Here's some color along Reservoir Road. It's hard to take a photo of the actual reservoir, which is very pretty, encircled by trees and with waterfowl sitting on the concrete barriers inside, because of all the fences around it.
Here is the Addison/Ripley Fine Art gallery where, as you can see, Viggo Mortensen's Miyelo photographs are on display. The size and colors are amazing, particularly in the long exposure Ghost Dance images. Viggo said that the images are meant to represent the idea that "we communicate, at best, as outlines and silhouettes to each other; blurry vanishing tracings of what we really see, feel and mean."
Here's the street we parked on, across Wisconsin Avenue from the gallery.
The gallery's at Reservoir and Wisconsin, a very pretty corner in a neighborhood full of antique stores and places to eat.
This is one of the old lock houses along the canal (photo taken from inside the car after 5:30 p.m. when it was already getting dark, hence the blurring).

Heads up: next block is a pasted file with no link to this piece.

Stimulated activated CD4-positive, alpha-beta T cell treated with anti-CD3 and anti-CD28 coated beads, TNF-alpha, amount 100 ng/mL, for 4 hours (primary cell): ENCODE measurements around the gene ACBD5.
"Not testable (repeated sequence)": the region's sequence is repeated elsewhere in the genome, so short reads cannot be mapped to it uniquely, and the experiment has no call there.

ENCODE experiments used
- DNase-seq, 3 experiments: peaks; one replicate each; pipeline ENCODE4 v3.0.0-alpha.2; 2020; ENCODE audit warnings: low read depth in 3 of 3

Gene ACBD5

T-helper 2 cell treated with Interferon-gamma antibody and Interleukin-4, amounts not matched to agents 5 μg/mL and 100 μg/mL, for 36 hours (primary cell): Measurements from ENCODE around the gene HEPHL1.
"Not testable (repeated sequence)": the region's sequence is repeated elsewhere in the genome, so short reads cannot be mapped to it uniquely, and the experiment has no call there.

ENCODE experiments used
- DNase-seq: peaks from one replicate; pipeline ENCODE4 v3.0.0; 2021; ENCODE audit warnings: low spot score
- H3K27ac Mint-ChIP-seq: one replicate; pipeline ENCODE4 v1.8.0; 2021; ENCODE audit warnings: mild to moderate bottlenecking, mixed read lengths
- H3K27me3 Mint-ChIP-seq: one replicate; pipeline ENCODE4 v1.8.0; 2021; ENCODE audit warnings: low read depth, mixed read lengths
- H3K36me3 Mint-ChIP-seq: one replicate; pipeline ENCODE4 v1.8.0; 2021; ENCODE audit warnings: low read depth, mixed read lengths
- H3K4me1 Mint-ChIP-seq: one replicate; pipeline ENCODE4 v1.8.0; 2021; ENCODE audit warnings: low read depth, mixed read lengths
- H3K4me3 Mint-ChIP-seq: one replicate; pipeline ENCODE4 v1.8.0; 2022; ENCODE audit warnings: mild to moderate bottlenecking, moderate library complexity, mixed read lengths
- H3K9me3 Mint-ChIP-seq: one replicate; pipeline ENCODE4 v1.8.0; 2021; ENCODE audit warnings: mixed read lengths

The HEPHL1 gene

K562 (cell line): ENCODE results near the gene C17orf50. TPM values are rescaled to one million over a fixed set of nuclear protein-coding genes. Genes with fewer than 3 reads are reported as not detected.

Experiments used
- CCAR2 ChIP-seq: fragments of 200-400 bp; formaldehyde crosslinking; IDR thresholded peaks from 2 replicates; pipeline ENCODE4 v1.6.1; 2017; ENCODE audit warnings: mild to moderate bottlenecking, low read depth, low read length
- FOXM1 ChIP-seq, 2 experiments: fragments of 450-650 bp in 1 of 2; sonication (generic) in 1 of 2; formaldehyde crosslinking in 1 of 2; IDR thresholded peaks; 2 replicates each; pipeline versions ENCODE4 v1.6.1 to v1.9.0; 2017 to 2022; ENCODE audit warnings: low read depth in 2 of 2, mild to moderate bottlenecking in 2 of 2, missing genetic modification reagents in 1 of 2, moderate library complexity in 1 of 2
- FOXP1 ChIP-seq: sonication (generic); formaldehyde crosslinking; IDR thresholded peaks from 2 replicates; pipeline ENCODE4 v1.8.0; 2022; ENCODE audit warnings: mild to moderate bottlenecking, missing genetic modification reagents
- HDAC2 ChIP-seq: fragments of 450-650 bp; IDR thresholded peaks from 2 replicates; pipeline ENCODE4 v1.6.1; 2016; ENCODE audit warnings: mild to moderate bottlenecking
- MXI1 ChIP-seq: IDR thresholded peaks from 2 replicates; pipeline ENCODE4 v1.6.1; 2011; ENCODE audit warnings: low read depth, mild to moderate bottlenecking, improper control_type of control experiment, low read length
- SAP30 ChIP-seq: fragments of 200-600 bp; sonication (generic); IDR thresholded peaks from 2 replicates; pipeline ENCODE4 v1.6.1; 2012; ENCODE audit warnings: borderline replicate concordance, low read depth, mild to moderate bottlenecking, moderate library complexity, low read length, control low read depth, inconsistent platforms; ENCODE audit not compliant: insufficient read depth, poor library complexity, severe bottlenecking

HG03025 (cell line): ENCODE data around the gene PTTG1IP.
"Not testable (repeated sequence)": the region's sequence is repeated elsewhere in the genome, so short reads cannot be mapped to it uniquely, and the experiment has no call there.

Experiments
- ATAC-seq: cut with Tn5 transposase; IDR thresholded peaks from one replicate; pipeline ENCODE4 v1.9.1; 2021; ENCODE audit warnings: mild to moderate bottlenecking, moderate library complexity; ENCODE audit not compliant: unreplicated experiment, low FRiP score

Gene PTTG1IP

This is the "high road" going over the "low road" as they called it on the CB radio (the "Canal Road Bums" were what the DC commuters called themselves) before everyone got onboard navigation systems and wireless traffic updates instead. That's Macarthur Boulevard narrowed to a single lane at this old stone bridge that takes it over the Cabin John Parkway. The bridge contains a conduit to the Washington aqueduct.
This is the Potomac River at the Seneca Aqueduct, where Seneca Creek crosses the bed of the C&O Canal and flows into the river. The river was so bright it was hard to look at -- beautiful, but no help whatsoever for my head.
Here is the aqueduct bridge itself, damaged in a flood and never fully restored. The house in the background is Riley's Lockhouse, now managed by the Girl Scouts who give tours, churn butter and exhibit 19th century quilts. We took the tour and got to sample the homemade butter.
The C&O Canal here is thick with weeds in places, covered with leaves in others and coated with surface growth in spots like this one.
This creates fertile little ponds full of fish, which attract herons like this blue one.
There are also areas where the canal is entirely dry, including this section just by the towpath, and in front of the lockhouse where the water has been dammed above the aqueduct.
The leaves are only just beginning to turn around here, which makes this perfect weather for canoeing and kayaking on this smooth part of the Potomac -- compare this to a few miles downriver at Great Falls!
A wide variety of animals live in the woods, from squirrels and chipmunks to snakes and frogs to deer, raccoon, rabbits and a great many birds.
Here are the boys with the river behind them.